§691 French evacuation of Rome; Napoleon III dethroned (1867-1871): II-26.

II-26 (§691):

For the favor the city shall show
To the great who shall soon lose his battlefield,
Flee the Po, the brigade ! The Ticino shall shed its blood,
Fires, deaths, the drowned in the massive shooting.

(Pour la faveur que la cité fera
Au gran qui tost perdra champ de bataille,
Fuis le rang Po, Thesin versera
De sang, feuz, morts, noyes de coup de taille.)

NOTES: For the favor the city shall show To the great…Flee the Po, the brigade !:  = Notwithstanding the favorable relations between Rome and Napoleon III [since 1867], who is destined to lose soon in the battlefield [September 2nd, 1870], you, the French garrison in Rome, flee from the Po [August 19th, 1870] to relieve your country faced with strong Prussians [since the 19th of July, 1870], the preposition FOR (POUR) marking “ in exchange for ” by antiphrasis.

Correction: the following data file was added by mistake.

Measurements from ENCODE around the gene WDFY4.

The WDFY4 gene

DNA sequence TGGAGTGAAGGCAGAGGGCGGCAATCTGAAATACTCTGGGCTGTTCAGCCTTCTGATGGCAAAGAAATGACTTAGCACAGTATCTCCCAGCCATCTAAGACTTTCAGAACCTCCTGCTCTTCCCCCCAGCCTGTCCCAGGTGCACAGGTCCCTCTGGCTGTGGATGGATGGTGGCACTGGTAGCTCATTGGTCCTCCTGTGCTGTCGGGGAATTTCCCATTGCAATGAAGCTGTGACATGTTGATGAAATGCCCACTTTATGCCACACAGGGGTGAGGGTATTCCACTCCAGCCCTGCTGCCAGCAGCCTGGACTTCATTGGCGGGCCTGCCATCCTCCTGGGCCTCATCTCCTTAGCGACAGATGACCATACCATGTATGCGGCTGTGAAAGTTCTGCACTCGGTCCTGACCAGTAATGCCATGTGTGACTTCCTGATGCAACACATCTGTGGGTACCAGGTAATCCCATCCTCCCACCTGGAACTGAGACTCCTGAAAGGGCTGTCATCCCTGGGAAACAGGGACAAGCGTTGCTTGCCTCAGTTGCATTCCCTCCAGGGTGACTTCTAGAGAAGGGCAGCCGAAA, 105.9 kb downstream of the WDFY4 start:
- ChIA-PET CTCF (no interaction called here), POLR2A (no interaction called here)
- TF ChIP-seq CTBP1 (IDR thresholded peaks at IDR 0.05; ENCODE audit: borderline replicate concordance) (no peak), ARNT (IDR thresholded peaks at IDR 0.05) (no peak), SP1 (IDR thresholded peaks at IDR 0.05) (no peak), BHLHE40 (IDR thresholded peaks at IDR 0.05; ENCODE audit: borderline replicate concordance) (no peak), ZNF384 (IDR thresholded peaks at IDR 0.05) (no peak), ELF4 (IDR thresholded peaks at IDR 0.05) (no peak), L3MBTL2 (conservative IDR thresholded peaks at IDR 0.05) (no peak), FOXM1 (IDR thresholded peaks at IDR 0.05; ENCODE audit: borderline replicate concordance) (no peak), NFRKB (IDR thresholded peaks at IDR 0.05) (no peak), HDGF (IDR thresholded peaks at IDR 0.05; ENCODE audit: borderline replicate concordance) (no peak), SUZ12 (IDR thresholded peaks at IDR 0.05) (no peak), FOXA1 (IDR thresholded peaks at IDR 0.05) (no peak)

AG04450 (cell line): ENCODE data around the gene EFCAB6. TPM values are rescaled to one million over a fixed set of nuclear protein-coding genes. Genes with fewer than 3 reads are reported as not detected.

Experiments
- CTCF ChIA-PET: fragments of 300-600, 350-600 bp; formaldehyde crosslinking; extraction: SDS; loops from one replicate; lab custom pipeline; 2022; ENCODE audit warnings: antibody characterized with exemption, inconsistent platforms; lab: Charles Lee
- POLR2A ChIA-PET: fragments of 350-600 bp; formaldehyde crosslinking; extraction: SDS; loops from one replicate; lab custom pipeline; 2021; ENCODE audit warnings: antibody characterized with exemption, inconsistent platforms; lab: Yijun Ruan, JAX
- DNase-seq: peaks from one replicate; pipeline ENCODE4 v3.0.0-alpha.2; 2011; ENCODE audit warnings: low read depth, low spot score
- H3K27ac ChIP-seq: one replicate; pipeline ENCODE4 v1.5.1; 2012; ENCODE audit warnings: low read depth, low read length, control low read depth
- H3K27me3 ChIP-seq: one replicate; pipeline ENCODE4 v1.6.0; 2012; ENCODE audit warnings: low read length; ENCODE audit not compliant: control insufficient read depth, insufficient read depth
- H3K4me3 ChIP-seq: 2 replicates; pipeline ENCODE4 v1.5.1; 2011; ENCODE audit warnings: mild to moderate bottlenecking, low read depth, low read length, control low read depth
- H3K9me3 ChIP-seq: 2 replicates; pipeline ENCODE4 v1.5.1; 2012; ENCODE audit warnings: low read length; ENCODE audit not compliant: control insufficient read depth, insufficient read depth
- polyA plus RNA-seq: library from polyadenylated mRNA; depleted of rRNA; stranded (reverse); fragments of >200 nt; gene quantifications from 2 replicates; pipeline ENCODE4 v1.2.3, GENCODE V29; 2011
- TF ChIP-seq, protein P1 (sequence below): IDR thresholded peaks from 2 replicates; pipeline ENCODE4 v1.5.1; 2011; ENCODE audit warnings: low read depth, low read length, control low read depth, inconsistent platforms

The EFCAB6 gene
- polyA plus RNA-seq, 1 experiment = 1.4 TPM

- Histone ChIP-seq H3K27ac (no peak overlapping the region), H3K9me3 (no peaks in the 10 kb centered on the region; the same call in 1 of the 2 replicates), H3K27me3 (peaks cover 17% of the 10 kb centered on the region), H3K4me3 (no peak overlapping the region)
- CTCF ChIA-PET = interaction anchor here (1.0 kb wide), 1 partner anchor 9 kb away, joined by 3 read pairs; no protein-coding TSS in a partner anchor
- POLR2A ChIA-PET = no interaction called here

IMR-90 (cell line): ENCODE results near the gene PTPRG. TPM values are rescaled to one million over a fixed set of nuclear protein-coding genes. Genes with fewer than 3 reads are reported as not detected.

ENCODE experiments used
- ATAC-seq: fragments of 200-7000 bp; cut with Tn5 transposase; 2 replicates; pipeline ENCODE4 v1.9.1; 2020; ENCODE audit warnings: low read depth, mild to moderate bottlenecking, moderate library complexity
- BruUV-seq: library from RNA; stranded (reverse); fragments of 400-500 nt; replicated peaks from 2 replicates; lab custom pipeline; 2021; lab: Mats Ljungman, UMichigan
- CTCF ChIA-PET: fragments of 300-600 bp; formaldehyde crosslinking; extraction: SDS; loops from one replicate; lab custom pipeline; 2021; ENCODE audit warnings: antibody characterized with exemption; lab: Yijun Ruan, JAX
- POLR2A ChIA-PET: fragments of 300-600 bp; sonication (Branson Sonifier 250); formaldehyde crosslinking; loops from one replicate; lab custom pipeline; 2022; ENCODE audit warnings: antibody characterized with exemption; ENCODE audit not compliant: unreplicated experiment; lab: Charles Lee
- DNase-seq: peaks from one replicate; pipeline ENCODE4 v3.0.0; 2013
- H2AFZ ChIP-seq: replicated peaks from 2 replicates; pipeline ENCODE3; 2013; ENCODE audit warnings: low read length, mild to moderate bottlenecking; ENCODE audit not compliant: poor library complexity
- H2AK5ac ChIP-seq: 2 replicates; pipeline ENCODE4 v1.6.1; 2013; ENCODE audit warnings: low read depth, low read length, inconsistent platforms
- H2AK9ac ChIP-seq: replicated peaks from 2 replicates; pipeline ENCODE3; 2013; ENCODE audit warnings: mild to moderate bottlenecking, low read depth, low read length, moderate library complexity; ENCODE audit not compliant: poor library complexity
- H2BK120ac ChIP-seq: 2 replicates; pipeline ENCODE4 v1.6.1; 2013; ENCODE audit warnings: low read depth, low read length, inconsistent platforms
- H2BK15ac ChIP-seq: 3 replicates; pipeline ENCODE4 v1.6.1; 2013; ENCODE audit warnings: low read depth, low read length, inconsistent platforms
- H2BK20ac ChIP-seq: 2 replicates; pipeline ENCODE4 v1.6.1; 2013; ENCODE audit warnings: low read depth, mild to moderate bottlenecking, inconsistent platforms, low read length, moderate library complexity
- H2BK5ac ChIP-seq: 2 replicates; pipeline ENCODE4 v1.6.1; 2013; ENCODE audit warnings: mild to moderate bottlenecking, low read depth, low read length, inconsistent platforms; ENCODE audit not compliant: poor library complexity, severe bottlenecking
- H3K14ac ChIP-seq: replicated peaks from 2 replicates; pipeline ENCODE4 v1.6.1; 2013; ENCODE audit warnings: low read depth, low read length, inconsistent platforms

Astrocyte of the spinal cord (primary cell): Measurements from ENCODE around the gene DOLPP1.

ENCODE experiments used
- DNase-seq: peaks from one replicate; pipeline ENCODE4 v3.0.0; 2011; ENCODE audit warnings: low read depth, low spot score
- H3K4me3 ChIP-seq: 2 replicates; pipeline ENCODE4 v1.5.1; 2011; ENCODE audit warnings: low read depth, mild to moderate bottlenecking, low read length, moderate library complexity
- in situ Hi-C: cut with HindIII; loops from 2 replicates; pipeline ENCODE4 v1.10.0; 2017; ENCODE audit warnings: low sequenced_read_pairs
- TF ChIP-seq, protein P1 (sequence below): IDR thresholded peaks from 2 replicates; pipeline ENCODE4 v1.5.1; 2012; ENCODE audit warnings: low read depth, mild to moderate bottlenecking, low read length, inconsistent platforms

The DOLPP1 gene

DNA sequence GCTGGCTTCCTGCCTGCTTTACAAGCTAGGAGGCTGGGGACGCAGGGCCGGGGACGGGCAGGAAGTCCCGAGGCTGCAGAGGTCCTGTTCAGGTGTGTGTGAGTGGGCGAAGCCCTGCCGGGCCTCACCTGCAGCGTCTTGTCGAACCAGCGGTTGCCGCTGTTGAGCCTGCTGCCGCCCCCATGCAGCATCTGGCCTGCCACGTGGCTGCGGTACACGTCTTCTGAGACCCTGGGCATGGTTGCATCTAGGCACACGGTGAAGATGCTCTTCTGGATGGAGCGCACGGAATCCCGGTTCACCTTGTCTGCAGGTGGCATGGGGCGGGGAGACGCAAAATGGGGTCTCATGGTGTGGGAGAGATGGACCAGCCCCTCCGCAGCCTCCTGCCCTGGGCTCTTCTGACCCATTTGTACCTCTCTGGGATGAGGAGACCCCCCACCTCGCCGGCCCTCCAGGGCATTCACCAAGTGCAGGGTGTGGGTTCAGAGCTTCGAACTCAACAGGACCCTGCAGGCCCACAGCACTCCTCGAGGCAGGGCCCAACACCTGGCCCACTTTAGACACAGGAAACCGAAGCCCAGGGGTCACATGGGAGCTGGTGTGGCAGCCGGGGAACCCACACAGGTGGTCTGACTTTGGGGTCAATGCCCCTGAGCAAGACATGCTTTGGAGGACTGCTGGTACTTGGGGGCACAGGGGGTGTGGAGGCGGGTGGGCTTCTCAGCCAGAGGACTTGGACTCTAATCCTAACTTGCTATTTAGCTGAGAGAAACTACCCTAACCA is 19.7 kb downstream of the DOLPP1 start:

The favor the city shall show To the great: « The party of action was agitating for hastening the solution of the Roman question. This question entered upon a new phase after the departure of the French from Rome [in 1866]. The first announcement of the new proposals of the party of action was a proclamation from Garibaldi, published in July of 1867, which invited the Romans to rebel and the Italians to hold themselves in readiness to help him. The agitation once created, it was increased and fomented by every means; and as the waves rose the words of the great patriot became more ardent and violent. When Garibaldi left Florence for Arezzo, to assume command of the volunteers stationed on the borders, the government, which had let him go so far, removed him from command and had him taken to the fortress of Alessandria. But it did nothing to disperse the volunteers who had received from Garibaldi himself the word of command to prosecute the undertaking; and soon afterwards terrified at his ardour the government sent the prisoner free to Caprera, without even exacting a promise to remain quietly there, thinking it was sufficient guarantee to have the island watched by a few warships. Meanwhile a band of Garibaldians of about 200 men entered Viterbo and there instituted a provisionary government under the name of  ''committee of insurrection." At the same time two other companies passed the frontier. But grave news arrived at that time from France. The French journals announced that preparations for a fresh Roman expedition were in progress at the port of Toulon, and following this announcement there came a note (October 19th) from the government saying that France  would intervene with her forces if the Italian government did not put a stop to the Garibaldian movement…A victory gained October 25th by Garibaldi at Monterotondo over the papal troops fomented the  enthusiasm of the insurgent youths so that they feared no danger, nor were they checked by any obstacle. The dangers and obstacles increased immeasurably. After long vacillation the emperor seeing the impotence of the Italian government to end the Garibaldian invasion had determined on French intervention in the Roman state…  The Châssepots had conquered; Rome was once more in the hands of the French [October 30th, 1867]. The royal troops remained in the pontifical territories, but the French minister having protested against this occupation, the government, not wishing further to aggravate an already strained situation, ordered them to be recalled and the king took advantage of this act of abnegation to send a letter to the emperor Napoleon in which he conjured him, in the interest of the Napoleonic dynasty, to break definitely with the clerical party and order the immediate recall of the troops from Rome. But Napoleon III was deaf to this advice, which was nevertheless wise; he would not break the hybrid union with the clerical party, and reaped from it, as recompense, the union in the same grave of the papal monarchy and the Napoleonic empire. The answer was given by the French minister of foreign affairs, Rouher, the faithful executor and interpreter of his masters' policy. In the discussion which took place in the legislative assembly on the new expedition to Rome, this minister said that the Italians had “ never had Rome.”» (HH, IX, p.617-621).